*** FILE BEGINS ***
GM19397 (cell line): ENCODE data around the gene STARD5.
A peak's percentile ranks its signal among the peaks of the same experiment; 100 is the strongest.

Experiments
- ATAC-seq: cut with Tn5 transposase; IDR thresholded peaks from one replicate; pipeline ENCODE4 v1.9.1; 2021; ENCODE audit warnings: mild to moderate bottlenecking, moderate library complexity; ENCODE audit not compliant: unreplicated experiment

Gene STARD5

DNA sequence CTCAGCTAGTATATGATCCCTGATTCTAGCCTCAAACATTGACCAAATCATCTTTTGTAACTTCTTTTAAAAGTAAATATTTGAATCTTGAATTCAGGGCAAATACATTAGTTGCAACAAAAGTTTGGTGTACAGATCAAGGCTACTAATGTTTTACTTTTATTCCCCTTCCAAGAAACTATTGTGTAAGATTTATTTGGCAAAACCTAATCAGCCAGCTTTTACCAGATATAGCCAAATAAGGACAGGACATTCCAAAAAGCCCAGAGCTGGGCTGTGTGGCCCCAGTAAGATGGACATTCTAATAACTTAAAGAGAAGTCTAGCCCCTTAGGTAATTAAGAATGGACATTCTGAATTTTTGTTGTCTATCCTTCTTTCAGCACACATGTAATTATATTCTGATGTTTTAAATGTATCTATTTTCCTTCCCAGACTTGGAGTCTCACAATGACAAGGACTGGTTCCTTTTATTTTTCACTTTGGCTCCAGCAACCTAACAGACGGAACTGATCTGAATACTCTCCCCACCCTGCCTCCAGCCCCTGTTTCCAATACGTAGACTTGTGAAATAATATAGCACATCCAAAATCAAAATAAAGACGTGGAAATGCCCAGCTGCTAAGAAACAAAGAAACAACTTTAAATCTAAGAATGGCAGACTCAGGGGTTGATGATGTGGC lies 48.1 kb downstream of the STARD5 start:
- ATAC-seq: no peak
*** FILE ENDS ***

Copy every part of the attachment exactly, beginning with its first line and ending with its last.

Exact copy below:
GM19397 (cell line): ENCODE data around the gene STARD5.
A peak's percentile ranks its signal among the peaks of the same experiment; 100 is the strongest.

Experiments
- ATAC-seq: cut with Tn5 transposase; IDR thresholded peaks from one replicate; pipeline ENCODE4 v1.9.1; 2021; ENCODE audit warnings: mild to moderate bottlenecking, moderate library complexity; ENCODE audit not compliant: unreplicated experiment

Gene STARD5

DNA sequence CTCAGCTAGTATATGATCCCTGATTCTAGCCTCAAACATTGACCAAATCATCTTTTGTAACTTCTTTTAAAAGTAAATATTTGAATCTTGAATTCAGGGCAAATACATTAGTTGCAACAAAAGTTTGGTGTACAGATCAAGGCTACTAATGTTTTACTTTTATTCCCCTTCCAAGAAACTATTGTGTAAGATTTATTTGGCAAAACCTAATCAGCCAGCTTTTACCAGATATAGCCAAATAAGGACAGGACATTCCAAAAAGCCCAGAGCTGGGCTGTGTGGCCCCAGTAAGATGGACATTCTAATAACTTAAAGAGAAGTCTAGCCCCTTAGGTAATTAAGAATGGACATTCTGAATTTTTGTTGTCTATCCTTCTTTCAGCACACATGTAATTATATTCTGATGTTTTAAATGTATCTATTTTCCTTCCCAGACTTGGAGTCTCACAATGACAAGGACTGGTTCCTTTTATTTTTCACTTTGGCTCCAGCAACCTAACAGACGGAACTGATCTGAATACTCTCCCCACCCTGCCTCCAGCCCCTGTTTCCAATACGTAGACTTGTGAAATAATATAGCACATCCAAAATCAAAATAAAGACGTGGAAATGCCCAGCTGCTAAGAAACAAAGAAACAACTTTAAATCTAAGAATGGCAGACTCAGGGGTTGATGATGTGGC lies 48.1 kb downstream of the STARD5 start:
- ATAC-seq: no peak